Apple's Studio Display vs. LG's UltraFine 5K Display
With the unveiling of Apple's new 27-inch 5K Studio Display earlier this month, it immediately drew comparisons to LG's similar UltraFine 5K display that's been on the market for a number of years.
The LG display is $300 cheaper than the Studio Display, and while availability has been spotty, LG says it will continue to be available, so we decided to compare the two displays to determine which is a better value.
With both displays coming in at 27 inches and the same 5K resolution, the overall viewing experience is similar between the two displays, although the Studio Display can hit a brightness of 600 nits while the UltraFine maxes out at 500 nits, which translates to a noticeable difference.
The Studio Display also wins out when it comes to color and contrast, as it looks just a bit more vibrant than the UltraFine while offering deeper blacks and crisper bright areas without blowing out the highlights. The UltraFine has also seen a lot of complaints over the years about image retention or "burn-in," something we've definitely experienced with our own units, and we've yet to see any issues with that on the Studio Display.
Moving beyond the display itself, both models include several additional features, with one major one being a webcam. Both displays feature 1080p webcams, but the Studio Display's 12-megapixel Ultrawide camera with Center Stage driven by the onboard A13 chip is designed to help keep you centered in the frame and incorporate additional people as they come in and out of view.
Unfortunately for the Studio Display, we've seen the same poor image quality issues many earlier users have complained about, so until the issues are addressed with updates, we have to say that the UltraFine and the Studio Display have pretty similar webcam quality, which is to say not great.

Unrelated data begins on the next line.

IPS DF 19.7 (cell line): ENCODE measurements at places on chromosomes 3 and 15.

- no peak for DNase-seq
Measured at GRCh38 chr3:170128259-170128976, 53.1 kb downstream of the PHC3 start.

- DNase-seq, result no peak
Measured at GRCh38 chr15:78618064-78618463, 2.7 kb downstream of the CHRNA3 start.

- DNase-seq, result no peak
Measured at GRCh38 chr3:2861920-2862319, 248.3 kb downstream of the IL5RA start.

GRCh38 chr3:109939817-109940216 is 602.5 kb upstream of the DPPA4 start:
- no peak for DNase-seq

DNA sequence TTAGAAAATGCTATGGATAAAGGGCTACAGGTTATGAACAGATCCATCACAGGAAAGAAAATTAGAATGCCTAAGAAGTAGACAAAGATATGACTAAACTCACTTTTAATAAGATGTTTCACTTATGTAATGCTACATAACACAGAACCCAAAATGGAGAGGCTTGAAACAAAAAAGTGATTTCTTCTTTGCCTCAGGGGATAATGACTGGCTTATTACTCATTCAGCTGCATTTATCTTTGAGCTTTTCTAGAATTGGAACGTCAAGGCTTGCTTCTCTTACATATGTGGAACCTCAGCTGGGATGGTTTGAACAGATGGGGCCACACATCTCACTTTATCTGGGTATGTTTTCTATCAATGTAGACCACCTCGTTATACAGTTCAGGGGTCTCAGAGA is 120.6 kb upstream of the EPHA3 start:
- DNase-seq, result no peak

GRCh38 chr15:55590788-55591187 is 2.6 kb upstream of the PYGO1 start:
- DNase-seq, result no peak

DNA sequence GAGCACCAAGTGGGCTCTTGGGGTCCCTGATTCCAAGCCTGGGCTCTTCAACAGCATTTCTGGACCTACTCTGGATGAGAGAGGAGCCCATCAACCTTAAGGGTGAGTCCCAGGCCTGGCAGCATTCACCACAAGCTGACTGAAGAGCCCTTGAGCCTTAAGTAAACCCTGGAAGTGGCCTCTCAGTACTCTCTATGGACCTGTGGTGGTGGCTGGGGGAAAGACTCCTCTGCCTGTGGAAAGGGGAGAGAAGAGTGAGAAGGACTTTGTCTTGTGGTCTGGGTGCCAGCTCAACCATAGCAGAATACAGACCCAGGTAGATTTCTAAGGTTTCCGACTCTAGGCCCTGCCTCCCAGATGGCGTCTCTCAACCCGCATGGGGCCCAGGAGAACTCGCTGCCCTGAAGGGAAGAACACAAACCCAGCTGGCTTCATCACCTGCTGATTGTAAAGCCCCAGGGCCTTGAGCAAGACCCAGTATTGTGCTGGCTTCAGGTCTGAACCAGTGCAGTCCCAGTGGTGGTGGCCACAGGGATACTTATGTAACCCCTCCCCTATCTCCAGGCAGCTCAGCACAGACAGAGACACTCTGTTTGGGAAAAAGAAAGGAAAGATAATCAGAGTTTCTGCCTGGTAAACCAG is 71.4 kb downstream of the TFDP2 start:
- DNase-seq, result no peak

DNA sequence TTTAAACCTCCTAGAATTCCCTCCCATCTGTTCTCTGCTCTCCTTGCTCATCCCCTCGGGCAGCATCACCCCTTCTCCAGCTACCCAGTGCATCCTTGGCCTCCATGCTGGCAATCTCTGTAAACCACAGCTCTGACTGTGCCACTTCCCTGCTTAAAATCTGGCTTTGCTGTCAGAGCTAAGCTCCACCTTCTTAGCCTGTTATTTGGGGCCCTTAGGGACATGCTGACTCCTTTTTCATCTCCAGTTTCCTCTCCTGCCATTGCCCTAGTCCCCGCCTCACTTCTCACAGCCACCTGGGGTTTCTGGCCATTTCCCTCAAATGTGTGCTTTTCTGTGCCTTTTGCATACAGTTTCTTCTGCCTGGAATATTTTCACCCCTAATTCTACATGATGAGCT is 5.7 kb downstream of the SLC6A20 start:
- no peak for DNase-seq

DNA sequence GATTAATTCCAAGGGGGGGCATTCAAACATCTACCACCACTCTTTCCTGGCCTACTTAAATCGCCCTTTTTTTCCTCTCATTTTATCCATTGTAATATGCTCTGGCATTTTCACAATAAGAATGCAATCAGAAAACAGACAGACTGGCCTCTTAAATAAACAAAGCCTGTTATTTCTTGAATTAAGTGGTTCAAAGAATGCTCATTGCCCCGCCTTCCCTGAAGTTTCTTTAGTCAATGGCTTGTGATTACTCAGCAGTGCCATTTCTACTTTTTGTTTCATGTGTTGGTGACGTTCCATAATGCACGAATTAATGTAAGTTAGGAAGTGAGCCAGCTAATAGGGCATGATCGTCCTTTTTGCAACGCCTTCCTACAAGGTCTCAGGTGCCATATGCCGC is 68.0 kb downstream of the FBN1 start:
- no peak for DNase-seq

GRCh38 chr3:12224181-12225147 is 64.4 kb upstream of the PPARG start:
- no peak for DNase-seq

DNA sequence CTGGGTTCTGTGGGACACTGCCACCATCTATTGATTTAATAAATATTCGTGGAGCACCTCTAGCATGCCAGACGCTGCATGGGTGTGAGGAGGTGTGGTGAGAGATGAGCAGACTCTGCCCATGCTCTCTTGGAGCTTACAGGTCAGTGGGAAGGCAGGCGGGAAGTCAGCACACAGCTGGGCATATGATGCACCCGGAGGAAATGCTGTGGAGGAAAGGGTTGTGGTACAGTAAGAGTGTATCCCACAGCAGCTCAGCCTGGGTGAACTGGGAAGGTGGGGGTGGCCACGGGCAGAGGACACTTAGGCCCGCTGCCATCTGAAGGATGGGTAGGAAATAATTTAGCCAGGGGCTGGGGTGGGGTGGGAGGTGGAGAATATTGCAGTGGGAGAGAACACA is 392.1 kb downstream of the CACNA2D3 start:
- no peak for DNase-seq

When it comes to audio, the Studio Display's speakers easily take the win, offering a decent amount of low end and a full sound that should be sufficient for most users. The microphones on both displays performed well in our testing, and we didn't have much of a reason to prefer one over the other, though audio captured by the Studio Display perhaps sounds a bit more full.
For connectivity, both displays offer a Thunderbolt port and three USB-C ports on the rear, but the Studio Display's USB-C ports support faster 10 Gbps transfers, so you'll see better performance for more demanding accessories like external drives.
Looking at the overall design, the Studio Display wins hands down. Constructed primarily of aluminum, the Studio Display looks and feels premium, while the UltraFine is encased in chunky black plastic.
The Studio Display has received criticism for the fact that by default it only comes with a tilt adjustment, with an upgraded tilt- and height-adjustable stand being a $400 upgrade. The LG UltraFine includes the ability to adjust both tilt and height and the stand can be easily removed if you want to convert to a VESA mount, but the display does have a fair bit of wobble.
Overall, the Studio Display feels like the better buy, even taking into account the $300+ price premium over the LG UltraFine. With a better design and build quality, a superior display panel, and LG's history of issues like image retention and reports of compatibility issues, the Studio Display has fewer compromises and should last users for many years. The webcam remains a key issue that needs to be addressed, but that's something Apple should be able to fix through firmware updates.